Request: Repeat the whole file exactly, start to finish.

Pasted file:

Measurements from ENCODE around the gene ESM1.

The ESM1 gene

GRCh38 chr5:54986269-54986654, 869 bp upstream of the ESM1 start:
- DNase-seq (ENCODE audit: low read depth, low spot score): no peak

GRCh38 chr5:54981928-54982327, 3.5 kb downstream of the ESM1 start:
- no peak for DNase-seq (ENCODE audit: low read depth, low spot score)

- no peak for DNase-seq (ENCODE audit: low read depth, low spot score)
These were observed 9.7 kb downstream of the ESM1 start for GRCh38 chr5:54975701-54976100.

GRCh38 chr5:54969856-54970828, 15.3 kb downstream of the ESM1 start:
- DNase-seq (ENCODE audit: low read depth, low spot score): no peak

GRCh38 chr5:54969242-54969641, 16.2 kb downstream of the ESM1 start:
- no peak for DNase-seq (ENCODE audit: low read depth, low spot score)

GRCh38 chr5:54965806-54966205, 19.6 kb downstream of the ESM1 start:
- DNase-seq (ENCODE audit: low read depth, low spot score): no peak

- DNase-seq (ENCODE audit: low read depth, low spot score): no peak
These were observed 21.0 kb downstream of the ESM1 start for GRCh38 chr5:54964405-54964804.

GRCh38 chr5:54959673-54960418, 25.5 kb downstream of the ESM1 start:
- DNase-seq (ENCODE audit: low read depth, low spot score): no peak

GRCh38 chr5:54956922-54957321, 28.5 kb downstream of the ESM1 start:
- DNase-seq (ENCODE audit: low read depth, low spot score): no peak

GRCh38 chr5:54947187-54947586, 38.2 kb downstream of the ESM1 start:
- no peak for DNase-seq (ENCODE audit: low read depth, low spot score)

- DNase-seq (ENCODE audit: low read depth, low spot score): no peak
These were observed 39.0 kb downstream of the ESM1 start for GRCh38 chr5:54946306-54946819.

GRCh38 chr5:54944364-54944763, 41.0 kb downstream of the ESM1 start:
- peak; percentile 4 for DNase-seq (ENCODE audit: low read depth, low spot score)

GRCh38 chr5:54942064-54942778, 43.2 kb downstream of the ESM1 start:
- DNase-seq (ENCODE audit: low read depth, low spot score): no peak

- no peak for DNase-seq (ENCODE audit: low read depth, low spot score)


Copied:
Measurements from ENCODE around the gene ESM1.

The ESM1 gene

GRCh38 chr5:54986269-54986654, 869 bp upstream of the ESM1 start:
- DNase-seq (ENCODE audit: low read depth, low spot score): no peak

GRCh38 chr5:54981928-54982327, 3.5 kb downstream of the ESM1 start:
- no peak for DNase-seq (ENCODE audit: low read depth, low spot score)

- no peak for DNase-seq (ENCODE audit: low read depth, low spot score)
These were observed 9.7 kb downstream of the ESM1 start for GRCh38 chr5:54975701-54976100.

GRCh38 chr5:54969856-54970828, 15.3 kb downstream of the ESM1 start:
- DNase-seq (ENCODE audit: low read depth, low spot score): no peak

GRCh38 chr5:54969242-54969641, 16.2 kb downstream of the ESM1 start:
- no peak for DNase-seq (ENCODE audit: low read depth, low spot score)

GRCh38 chr5:54965806-54966205, 19.6 kb downstream of the ESM1 start:
- DNase-seq (ENCODE audit: low read depth, low spot score): no peak

- DNase-seq (ENCODE audit: low read depth, low spot score): no peak
These were observed 21.0 kb downstream of the ESM1 start for GRCh38 chr5:54964405-54964804.

GRCh38 chr5:54959673-54960418, 25.5 kb downstream of the ESM1 start:
- DNase-seq (ENCODE audit: low read depth, low spot score): no peak

GRCh38 chr5:54956922-54957321, 28.5 kb downstream of the ESM1 start:
- DNase-seq (ENCODE audit: low read depth, low spot score): no peak

GRCh38 chr5:54947187-54947586, 38.2 kb downstream of the ESM1 start:
- no peak for DNase-seq (ENCODE audit: low read depth, low spot score)

- DNase-seq (ENCODE audit: low read depth, low spot score): no peak
These were observed 39.0 kb downstream of the ESM1 start for GRCh38 chr5:54946306-54946819.

GRCh38 chr5:54944364-54944763, 41.0 kb downstream of the ESM1 start:
- peak; percentile 4 for DNase-seq (ENCODE audit: low read depth, low spot score)

GRCh38 chr5:54942064-54942778, 43.2 kb downstream of the ESM1 start:
- DNase-seq (ENCODE audit: low read depth, low spot score): no peak

- no peak for DNase-seq (ENCODE audit: low read depth, low spot score)